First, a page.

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Trias and AgriCord serve EDD19 participants a tasty cup of gendersensitive coffee
To safeguard that coffee continues to be available in the future, the coffee sector must ensure a promising future for women and men, and especially youth, in coffee communities.
This year’s theme of the European Development Days (EDD19) was ‘Addressing inequalities: Building a world which leaves no one behind’. This yearly two day event brings together more than 8,000 participants from 140 countries worldwide, representing 1,200 organisations from the development community, including Heads of State or Government, leading experts, key influencers and young leaders. This year Trias joined AgriCord and other member Agri-agencies We Effect, CTA and FAO’s Forest and Farm Facility, for a cluster stand presenting the different experiences on engaging women and young farmers in the coffee sector to ensure long term sustainability.
Women in the coffee value chain
Generational and gender inequality poses sustainability issues in the coffee sector, where the predominantly male sectors’ farmers are rapidly aging. As for now, the sector's production capacity is stretched to its limit to satisfy the growing demand of today’s coffee loving millennials which continue to rise to record levels.
A remarkable trend is that the production is increasingly in the hands of women. This is because young people and men in Latin America often leave the rural areas. In search of a better life, a significant number of young people and men move to the towns or even further afield: to another country. The fact that a growing part of our coffee is produced by women does not mean that, as producers, they have the same opportunities and rights as men. The property titles for agricultural land are usually held by their husbands which is why many women have a harder time gaining access to loans, market information and other production resources.
As a result their opportunities for self-development and their income are more limited than those of their male colleagues. This is not a favourable situation for the economic return of the coffee chain.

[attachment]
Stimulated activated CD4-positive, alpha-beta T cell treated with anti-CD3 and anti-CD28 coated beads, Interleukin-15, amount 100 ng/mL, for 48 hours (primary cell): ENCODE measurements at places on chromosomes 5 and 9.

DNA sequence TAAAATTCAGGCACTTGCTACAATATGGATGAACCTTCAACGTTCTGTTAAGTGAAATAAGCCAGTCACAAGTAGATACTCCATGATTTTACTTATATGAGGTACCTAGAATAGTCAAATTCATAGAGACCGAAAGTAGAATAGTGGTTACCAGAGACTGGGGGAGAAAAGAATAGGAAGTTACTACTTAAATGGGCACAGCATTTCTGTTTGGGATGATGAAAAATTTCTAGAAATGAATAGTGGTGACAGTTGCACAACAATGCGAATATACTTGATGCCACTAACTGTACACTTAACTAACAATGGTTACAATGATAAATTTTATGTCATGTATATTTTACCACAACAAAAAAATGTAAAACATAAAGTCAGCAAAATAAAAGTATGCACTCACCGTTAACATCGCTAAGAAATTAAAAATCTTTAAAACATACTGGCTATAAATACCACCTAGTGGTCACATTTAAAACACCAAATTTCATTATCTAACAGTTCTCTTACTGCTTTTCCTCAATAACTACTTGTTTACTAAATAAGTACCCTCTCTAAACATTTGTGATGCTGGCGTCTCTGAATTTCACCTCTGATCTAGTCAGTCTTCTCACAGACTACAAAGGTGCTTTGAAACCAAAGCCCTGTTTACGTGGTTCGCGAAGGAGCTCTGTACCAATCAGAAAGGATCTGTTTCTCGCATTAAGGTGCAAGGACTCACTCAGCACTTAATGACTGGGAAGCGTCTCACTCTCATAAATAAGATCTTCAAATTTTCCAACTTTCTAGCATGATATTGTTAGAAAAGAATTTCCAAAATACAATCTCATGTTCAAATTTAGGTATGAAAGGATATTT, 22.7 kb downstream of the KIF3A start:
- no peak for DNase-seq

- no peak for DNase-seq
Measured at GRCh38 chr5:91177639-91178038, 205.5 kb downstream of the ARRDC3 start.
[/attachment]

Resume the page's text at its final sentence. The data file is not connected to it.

As part of the ‘Next Generation Coffee’ cluster stand, Trias presented EDD19 visitors our Gender Transformative Approach. Trias, CLAC and other local partners have developed this unique approach towards gender equity on the organizational, enterprise & individual level, while also taking into account generational issues. Because only when all of society is involved and power dynamics are challenged, can lasting change occur.
At EDD19 we served visitors at our stand a tasty cup of coffee from El Salvador. This coffee was produced by coffee cooperative Los Pinos, one of the members of our partner CLAC, The Latin American and Caribbean Network of Fair Trade Small Producers and Workers. Some of these coffee cooperatives in El Salvador have already completed the 3-year gender transformative process as part of a pilot project. Trias is now rolling out this process in Guatemala and the Phillippines, and is looking for funding for projects Africa.
We were happy to welcome deputy prime minister, minister of Finance, and minister of Development Cooperation Alexander De Croo at our booth at EDD19. Minister Decroo, who himself is a champion of gender equity, expressed his support for the work of Trias in the coffee value chain. He also saw possible linkages with regards to the cocoa value chain and the Beyond Chocolate initiative, in which Trias is also participating.
European Commissioner for Employment, Social Affairs, Skills and Labour Mobility Marianne Thyssen also expressed a particular interest in the inequalities that women involved in coffee production are facing. She highlighted the sustainability of Trias’ work, through our strong partnership with private actor CLAC and the empowerment of the organisations with regards to gender directly through their own structures.